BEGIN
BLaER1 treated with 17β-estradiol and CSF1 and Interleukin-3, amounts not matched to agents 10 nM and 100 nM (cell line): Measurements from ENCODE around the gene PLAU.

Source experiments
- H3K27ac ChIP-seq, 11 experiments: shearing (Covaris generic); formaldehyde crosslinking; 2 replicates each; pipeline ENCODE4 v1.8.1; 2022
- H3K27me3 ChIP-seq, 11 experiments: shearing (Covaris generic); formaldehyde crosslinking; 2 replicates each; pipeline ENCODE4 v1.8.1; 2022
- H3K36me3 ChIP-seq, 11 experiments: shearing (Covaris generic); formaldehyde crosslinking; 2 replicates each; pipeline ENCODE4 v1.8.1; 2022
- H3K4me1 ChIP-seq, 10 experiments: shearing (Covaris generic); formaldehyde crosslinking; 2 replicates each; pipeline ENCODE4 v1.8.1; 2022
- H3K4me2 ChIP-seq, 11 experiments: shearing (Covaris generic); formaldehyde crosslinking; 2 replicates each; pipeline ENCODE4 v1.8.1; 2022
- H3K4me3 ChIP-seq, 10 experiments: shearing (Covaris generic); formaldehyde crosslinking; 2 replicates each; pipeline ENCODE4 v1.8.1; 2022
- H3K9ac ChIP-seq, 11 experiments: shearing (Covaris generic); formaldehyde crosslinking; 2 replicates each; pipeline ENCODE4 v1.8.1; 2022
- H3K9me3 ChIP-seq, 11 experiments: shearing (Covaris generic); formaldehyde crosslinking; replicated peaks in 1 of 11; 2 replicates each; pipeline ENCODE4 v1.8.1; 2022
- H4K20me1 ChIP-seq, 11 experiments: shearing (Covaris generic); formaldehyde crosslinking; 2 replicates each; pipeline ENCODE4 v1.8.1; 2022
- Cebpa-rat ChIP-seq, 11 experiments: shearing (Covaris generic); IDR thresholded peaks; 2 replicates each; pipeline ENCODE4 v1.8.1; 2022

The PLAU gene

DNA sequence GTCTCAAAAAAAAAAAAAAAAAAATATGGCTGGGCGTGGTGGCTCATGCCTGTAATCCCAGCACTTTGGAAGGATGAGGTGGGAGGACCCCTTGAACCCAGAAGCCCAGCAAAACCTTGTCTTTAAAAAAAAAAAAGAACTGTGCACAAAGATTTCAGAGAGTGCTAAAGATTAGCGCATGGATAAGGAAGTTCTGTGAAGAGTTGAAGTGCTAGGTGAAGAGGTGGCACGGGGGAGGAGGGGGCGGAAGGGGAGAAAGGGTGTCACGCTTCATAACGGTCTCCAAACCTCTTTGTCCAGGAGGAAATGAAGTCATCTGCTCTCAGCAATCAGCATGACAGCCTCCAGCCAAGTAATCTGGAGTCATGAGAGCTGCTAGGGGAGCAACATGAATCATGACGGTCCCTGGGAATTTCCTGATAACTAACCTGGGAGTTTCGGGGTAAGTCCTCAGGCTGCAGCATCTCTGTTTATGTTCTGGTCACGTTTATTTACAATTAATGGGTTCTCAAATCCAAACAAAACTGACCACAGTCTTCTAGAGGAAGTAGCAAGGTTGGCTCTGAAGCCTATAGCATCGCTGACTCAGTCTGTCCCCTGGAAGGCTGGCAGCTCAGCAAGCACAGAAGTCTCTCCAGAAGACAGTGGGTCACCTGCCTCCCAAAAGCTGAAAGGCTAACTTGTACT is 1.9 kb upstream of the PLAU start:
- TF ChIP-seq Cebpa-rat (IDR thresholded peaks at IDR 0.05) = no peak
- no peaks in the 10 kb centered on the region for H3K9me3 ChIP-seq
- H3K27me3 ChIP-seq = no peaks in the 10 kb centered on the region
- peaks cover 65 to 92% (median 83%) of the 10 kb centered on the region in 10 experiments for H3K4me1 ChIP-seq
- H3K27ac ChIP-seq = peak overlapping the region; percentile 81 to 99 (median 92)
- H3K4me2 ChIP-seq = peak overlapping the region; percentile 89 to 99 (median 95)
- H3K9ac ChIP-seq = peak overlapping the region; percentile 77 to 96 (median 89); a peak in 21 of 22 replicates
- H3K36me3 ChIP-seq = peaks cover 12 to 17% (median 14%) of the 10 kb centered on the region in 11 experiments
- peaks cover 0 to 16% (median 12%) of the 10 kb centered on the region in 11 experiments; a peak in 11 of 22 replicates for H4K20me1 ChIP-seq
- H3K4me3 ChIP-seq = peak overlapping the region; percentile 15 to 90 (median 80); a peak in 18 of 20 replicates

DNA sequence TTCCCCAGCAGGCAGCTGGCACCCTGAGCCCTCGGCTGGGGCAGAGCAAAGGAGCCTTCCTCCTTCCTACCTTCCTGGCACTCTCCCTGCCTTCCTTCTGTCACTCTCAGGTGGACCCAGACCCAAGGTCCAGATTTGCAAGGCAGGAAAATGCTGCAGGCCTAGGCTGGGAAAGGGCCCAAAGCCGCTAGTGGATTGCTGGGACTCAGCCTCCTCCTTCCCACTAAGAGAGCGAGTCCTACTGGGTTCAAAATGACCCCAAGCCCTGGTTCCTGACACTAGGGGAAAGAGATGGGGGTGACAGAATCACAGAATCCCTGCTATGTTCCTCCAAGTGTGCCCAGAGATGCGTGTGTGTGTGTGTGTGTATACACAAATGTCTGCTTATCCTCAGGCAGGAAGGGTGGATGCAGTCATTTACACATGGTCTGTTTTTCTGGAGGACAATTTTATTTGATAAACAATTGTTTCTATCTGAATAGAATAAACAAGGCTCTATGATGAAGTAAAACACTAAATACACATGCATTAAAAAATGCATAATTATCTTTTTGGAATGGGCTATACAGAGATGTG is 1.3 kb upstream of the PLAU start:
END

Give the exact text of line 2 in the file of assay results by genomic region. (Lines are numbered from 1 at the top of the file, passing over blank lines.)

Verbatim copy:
Source experiments